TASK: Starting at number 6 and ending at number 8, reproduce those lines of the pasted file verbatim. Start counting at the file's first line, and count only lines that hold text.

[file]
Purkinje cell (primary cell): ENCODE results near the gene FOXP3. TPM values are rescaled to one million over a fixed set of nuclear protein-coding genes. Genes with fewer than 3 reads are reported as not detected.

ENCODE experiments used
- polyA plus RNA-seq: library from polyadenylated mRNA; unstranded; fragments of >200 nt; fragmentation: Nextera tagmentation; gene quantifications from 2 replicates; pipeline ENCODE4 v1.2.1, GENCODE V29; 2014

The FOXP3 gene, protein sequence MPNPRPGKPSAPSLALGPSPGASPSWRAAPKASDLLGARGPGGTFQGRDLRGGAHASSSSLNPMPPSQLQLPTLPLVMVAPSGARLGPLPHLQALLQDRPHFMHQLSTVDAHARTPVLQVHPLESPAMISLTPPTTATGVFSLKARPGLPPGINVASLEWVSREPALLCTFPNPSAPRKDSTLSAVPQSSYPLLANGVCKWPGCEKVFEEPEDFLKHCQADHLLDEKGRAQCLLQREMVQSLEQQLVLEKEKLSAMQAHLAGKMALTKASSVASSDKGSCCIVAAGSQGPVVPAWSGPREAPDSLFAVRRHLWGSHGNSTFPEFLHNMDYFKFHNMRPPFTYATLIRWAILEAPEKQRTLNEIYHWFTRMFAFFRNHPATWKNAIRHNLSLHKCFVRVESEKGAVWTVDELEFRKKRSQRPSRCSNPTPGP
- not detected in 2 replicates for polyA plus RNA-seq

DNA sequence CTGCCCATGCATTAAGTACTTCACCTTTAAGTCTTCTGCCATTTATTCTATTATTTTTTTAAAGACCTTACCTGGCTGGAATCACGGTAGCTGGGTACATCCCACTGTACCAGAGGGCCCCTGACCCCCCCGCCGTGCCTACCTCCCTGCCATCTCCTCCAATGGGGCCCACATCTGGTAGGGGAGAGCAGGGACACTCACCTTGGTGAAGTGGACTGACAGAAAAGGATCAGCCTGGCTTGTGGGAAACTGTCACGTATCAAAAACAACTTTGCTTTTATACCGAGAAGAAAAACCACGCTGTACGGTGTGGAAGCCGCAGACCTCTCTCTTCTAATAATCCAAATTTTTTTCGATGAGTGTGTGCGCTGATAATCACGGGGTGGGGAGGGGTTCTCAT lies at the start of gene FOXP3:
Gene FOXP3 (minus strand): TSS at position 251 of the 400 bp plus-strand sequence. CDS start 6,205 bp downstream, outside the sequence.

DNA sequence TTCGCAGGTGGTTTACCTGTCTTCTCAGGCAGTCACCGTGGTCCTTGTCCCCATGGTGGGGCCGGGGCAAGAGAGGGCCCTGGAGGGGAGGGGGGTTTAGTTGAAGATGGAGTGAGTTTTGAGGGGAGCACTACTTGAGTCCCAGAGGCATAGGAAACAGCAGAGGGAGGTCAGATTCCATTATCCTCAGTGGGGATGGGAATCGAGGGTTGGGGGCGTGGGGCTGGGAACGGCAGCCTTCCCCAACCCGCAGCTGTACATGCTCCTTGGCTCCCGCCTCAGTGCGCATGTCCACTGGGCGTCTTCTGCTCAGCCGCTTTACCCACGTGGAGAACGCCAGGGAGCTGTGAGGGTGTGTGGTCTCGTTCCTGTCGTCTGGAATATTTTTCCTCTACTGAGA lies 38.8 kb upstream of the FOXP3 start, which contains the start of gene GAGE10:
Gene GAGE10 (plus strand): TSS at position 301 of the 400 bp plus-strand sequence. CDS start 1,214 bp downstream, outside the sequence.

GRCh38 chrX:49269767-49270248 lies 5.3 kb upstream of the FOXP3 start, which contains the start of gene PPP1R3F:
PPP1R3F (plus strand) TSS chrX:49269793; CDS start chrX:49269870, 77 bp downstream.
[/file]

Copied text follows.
DNA sequence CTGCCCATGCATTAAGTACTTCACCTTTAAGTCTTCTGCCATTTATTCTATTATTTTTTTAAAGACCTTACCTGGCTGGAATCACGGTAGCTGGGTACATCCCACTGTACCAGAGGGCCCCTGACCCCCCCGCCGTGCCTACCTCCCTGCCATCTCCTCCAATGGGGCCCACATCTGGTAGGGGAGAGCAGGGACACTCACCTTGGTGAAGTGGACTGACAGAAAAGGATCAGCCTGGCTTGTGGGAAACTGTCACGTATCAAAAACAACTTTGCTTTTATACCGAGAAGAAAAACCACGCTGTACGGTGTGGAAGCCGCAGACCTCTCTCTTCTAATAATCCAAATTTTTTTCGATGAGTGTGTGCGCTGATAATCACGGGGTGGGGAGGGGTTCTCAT lies at the start of gene FOXP3:
Gene FOXP3 (minus strand): TSS at position 251 of the 400 bp plus-strand sequence. CDS start 6,205 bp downstream, outside the sequence.

DNA sequence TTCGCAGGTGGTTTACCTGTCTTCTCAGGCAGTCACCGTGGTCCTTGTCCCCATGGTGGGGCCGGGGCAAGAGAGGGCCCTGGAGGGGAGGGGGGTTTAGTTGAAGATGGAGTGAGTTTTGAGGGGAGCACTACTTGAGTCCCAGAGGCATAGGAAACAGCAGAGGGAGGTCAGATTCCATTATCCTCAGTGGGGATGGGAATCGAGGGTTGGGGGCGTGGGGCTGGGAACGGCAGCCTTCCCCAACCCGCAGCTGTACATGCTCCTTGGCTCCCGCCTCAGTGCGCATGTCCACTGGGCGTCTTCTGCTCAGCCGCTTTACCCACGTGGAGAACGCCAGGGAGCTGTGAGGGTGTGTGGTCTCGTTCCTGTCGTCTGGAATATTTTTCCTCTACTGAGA lies 38.8 kb upstream of the FOXP3 start, which contains the start of gene GAGE10: